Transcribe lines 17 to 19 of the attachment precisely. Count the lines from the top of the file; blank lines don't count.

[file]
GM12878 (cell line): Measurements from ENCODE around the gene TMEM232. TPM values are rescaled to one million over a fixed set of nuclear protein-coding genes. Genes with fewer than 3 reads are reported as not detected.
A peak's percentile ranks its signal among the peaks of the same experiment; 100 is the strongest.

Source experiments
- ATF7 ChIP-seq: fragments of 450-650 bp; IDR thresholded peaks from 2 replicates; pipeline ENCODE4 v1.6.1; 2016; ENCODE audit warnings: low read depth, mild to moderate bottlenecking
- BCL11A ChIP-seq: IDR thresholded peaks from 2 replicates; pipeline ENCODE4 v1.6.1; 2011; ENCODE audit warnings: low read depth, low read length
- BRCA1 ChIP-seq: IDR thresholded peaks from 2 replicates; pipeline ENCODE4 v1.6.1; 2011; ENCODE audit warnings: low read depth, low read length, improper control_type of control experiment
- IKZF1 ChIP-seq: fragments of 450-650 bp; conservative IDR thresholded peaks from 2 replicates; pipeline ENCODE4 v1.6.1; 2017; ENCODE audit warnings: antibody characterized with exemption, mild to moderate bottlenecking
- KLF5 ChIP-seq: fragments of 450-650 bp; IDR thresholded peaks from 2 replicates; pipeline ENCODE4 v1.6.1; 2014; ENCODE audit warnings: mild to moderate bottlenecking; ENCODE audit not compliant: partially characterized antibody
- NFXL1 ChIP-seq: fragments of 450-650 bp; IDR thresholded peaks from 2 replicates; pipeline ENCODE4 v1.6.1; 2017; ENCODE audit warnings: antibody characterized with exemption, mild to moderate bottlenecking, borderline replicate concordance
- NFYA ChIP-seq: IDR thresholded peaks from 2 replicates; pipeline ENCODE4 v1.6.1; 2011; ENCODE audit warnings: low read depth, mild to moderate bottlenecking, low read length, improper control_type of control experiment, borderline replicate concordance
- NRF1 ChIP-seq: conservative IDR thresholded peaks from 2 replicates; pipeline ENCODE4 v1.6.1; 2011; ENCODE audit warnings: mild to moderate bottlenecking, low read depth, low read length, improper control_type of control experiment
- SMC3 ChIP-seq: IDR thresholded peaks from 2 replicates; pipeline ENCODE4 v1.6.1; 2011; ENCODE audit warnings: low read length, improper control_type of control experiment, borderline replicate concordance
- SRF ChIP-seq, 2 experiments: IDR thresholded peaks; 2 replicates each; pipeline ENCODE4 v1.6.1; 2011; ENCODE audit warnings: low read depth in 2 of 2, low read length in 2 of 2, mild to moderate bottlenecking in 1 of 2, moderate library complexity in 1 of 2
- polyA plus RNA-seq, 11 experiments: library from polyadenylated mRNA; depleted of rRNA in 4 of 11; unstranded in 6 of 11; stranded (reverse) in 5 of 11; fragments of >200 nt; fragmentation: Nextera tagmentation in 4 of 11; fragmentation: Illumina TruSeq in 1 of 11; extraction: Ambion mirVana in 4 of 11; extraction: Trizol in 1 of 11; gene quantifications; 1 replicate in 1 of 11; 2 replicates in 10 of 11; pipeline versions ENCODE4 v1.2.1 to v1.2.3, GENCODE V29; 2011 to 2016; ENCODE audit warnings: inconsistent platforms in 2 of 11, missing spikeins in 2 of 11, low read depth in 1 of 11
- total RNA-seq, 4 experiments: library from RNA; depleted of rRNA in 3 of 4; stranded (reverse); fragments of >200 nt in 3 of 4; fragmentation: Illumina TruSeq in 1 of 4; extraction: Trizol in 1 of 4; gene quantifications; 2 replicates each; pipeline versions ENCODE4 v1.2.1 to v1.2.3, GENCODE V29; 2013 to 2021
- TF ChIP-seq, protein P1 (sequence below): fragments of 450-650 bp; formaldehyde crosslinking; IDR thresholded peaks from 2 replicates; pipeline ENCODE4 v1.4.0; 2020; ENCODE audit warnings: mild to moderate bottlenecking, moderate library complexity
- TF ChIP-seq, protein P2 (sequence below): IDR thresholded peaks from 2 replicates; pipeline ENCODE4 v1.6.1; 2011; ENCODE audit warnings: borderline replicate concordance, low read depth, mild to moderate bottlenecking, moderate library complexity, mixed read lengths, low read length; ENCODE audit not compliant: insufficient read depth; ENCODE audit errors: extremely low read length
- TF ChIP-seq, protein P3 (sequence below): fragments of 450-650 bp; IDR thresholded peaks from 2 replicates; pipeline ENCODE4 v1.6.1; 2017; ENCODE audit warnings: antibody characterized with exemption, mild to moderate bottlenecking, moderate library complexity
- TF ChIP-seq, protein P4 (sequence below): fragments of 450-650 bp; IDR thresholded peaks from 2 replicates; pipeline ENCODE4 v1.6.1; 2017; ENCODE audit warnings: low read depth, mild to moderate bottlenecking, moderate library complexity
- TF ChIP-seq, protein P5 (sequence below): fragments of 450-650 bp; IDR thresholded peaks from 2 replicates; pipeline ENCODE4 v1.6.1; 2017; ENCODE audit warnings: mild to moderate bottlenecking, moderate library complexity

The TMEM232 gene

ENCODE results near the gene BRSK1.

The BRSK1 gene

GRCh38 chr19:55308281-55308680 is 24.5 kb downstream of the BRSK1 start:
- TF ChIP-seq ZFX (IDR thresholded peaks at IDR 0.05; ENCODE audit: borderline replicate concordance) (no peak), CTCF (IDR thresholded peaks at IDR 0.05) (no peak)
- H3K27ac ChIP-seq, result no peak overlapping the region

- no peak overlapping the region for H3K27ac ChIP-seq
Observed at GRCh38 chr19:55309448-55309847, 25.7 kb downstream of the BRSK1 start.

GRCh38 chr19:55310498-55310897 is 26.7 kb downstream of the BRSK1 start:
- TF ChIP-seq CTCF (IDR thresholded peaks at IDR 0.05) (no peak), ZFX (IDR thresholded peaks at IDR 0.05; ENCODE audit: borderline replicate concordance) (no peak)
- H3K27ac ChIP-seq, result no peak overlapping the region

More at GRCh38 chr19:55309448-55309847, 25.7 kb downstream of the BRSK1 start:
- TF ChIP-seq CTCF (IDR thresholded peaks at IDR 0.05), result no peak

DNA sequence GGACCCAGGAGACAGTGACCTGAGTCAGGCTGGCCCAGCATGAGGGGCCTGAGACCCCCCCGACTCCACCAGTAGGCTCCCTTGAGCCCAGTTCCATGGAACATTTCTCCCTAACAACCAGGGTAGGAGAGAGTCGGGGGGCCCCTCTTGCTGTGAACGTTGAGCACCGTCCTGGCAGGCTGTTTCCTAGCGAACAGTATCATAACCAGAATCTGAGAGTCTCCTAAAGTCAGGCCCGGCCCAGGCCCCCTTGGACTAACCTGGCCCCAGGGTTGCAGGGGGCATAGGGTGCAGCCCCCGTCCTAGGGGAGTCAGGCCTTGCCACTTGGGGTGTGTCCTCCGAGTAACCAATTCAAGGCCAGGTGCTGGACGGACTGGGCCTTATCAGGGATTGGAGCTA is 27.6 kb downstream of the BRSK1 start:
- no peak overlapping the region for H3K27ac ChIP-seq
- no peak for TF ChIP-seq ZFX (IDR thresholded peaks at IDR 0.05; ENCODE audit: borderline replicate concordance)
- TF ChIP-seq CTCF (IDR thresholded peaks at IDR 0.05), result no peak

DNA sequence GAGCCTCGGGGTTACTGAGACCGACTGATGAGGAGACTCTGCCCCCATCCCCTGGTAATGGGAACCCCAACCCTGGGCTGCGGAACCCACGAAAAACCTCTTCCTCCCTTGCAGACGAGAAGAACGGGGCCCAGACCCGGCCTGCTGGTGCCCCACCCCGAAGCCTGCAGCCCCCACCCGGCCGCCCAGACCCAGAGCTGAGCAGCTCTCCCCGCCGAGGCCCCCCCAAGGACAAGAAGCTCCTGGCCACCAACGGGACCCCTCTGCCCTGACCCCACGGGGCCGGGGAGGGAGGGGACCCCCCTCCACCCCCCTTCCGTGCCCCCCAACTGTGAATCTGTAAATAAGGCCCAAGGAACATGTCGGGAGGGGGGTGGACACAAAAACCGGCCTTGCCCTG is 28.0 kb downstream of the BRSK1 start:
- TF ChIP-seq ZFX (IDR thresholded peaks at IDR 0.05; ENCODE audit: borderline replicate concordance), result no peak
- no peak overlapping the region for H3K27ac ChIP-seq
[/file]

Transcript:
- TF ChIP-seq, protein P2 (sequence below): IDR thresholded peaks from 2 replicates; pipeline ENCODE4 v1.6.1; 2011; ENCODE audit warnings: borderline replicate concordance, low read depth, mild to moderate bottlenecking, moderate library complexity, mixed read lengths, low read length; ENCODE audit not compliant: insufficient read depth; ENCODE audit errors: extremely low read length
- TF ChIP-seq, protein P3 (sequence below): fragments of 450-650 bp; IDR thresholded peaks from 2 replicates; pipeline ENCODE4 v1.6.1; 2017; ENCODE audit warnings: antibody characterized with exemption, mild to moderate bottlenecking, moderate library complexity
- TF ChIP-seq, protein P4 (sequence below): fragments of 450-650 bp; IDR thresholded peaks from 2 replicates; pipeline ENCODE4 v1.6.1; 2017; ENCODE audit warnings: low read depth, mild to moderate bottlenecking, moderate library complexity